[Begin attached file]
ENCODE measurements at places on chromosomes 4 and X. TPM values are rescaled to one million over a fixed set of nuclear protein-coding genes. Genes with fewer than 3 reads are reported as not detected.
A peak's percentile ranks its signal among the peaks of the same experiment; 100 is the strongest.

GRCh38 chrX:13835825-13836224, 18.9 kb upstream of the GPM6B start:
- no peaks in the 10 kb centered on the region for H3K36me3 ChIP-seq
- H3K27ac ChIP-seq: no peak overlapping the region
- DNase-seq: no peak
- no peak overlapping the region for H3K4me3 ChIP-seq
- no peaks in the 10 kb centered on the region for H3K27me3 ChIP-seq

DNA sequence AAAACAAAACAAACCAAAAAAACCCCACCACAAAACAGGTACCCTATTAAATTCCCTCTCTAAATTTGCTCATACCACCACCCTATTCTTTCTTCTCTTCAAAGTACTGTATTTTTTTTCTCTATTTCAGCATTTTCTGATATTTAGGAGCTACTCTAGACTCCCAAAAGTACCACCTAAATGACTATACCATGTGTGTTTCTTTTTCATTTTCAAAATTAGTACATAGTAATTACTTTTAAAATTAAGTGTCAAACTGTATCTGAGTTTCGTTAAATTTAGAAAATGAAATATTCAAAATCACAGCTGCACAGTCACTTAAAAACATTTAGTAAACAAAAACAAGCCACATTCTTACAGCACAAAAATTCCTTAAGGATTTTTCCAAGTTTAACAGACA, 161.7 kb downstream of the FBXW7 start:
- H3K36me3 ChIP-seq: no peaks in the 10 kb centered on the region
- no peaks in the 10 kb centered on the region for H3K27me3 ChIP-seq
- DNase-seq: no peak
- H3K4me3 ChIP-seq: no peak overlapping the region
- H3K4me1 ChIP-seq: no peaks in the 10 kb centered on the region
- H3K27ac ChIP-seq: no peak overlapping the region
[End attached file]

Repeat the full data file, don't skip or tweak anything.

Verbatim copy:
ENCODE measurements at places on chromosomes 4 and X. TPM values are rescaled to one million over a fixed set of nuclear protein-coding genes. Genes with fewer than 3 reads are reported as not detected.
A peak's percentile ranks its signal among the peaks of the same experiment; 100 is the strongest.

GRCh38 chrX:13835825-13836224, 18.9 kb upstream of the GPM6B start:
- no peaks in the 10 kb centered on the region for H3K36me3 ChIP-seq
- H3K27ac ChIP-seq: no peak overlapping the region
- DNase-seq: no peak
- no peak overlapping the region for H3K4me3 ChIP-seq
- no peaks in the 10 kb centered on the region for H3K27me3 ChIP-seq

DNA sequence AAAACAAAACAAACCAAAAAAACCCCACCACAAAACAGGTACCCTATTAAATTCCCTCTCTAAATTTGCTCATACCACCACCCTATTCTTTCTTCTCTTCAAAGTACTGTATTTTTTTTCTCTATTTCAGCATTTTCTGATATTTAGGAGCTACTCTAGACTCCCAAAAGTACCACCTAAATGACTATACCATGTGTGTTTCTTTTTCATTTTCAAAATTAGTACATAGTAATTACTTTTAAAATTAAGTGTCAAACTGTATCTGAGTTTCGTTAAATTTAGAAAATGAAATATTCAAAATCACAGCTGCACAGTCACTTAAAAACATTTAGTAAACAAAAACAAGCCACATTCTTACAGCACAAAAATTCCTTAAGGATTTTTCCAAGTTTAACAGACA, 161.7 kb downstream of the FBXW7 start:
- H3K36me3 ChIP-seq: no peaks in the 10 kb centered on the region
- no peaks in the 10 kb centered on the region for H3K27me3 ChIP-seq
- DNase-seq: no peak
- H3K4me3 ChIP-seq: no peak overlapping the region
- H3K4me1 ChIP-seq: no peaks in the 10 kb centered on the region
- H3K27ac ChIP-seq: no peak overlapping the region